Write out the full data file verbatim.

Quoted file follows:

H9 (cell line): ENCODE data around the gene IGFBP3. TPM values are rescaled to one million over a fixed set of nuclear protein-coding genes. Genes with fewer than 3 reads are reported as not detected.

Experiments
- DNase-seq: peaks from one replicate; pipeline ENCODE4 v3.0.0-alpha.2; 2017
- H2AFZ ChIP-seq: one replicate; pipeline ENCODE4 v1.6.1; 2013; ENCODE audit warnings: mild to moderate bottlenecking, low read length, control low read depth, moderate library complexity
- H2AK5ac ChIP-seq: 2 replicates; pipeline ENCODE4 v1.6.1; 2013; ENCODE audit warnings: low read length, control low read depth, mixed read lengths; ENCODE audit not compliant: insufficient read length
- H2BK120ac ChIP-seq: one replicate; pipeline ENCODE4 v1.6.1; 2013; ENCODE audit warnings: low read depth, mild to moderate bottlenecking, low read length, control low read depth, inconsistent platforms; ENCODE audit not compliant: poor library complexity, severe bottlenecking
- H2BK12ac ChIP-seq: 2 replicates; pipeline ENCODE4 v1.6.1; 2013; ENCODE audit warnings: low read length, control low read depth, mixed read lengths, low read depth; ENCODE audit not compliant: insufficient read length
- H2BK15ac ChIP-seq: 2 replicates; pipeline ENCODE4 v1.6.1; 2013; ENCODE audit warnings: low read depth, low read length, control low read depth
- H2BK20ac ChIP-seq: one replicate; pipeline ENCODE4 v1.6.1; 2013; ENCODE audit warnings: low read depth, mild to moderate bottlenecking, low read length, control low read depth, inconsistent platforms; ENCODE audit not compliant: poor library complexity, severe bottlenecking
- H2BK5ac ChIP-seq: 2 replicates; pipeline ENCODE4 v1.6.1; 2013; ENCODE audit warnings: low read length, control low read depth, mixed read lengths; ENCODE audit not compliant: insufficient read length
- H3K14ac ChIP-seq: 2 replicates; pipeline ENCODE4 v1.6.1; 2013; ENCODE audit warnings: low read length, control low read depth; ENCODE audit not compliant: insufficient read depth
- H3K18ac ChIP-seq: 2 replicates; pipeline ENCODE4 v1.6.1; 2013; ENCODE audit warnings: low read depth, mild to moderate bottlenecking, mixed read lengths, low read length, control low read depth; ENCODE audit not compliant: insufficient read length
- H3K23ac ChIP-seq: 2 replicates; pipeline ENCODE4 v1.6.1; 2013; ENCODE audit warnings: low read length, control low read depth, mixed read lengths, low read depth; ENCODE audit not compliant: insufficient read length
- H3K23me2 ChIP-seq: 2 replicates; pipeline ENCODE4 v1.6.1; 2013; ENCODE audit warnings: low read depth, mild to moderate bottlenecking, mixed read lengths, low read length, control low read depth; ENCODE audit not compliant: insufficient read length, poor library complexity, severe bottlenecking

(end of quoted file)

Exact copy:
H9 (cell line): ENCODE data around the gene IGFBP3. TPM values are rescaled to one million over a fixed set of nuclear protein-coding genes. Genes with fewer than 3 reads are reported as not detected.

Experiments
- DNase-seq: peaks from one replicate; pipeline ENCODE4 v3.0.0-alpha.2; 2017
- H2AFZ ChIP-seq: one replicate; pipeline ENCODE4 v1.6.1; 2013; ENCODE audit warnings: mild to moderate bottlenecking, low read length, control low read depth, moderate library complexity
- H2AK5ac ChIP-seq: 2 replicates; pipeline ENCODE4 v1.6.1; 2013; ENCODE audit warnings: low read length, control low read depth, mixed read lengths; ENCODE audit not compliant: insufficient read length
- H2BK120ac ChIP-seq: one replicate; pipeline ENCODE4 v1.6.1; 2013; ENCODE audit warnings: low read depth, mild to moderate bottlenecking, low read length, control low read depth, inconsistent platforms; ENCODE audit not compliant: poor library complexity, severe bottlenecking
- H2BK12ac ChIP-seq: 2 replicates; pipeline ENCODE4 v1.6.1; 2013; ENCODE audit warnings: low read length, control low read depth, mixed read lengths, low read depth; ENCODE audit not compliant: insufficient read length
- H2BK15ac ChIP-seq: 2 replicates; pipeline ENCODE4 v1.6.1; 2013; ENCODE audit warnings: low read depth, low read length, control low read depth
- H2BK20ac ChIP-seq: one replicate; pipeline ENCODE4 v1.6.1; 2013; ENCODE audit warnings: low read depth, mild to moderate bottlenecking, low read length, control low read depth, inconsistent platforms; ENCODE audit not compliant: poor library complexity, severe bottlenecking
- H2BK5ac ChIP-seq: 2 replicates; pipeline ENCODE4 v1.6.1; 2013; ENCODE audit warnings: low read length, control low read depth, mixed read lengths; ENCODE audit not compliant: insufficient read length
- H3K14ac ChIP-seq: 2 replicates; pipeline ENCODE4 v1.6.1; 2013; ENCODE audit warnings: low read length, control low read depth; ENCODE audit not compliant: insufficient read depth
- H3K18ac ChIP-seq: 2 replicates; pipeline ENCODE4 v1.6.1; 2013; ENCODE audit warnings: low read depth, mild to moderate bottlenecking, mixed read lengths, low read length, control low read depth; ENCODE audit not compliant: insufficient read length
- H3K23ac ChIP-seq: 2 replicates; pipeline ENCODE4 v1.6.1; 2013; ENCODE audit warnings: low read length, control low read depth, mixed read lengths, low read depth; ENCODE audit not compliant: insufficient read length
- H3K23me2 ChIP-seq: 2 replicates; pipeline ENCODE4 v1.6.1; 2013; ENCODE audit warnings: low read depth, mild to moderate bottlenecking, mixed read lengths, low read length, control low read depth; ENCODE audit not compliant: insufficient read length, poor library complexity, severe bottlenecking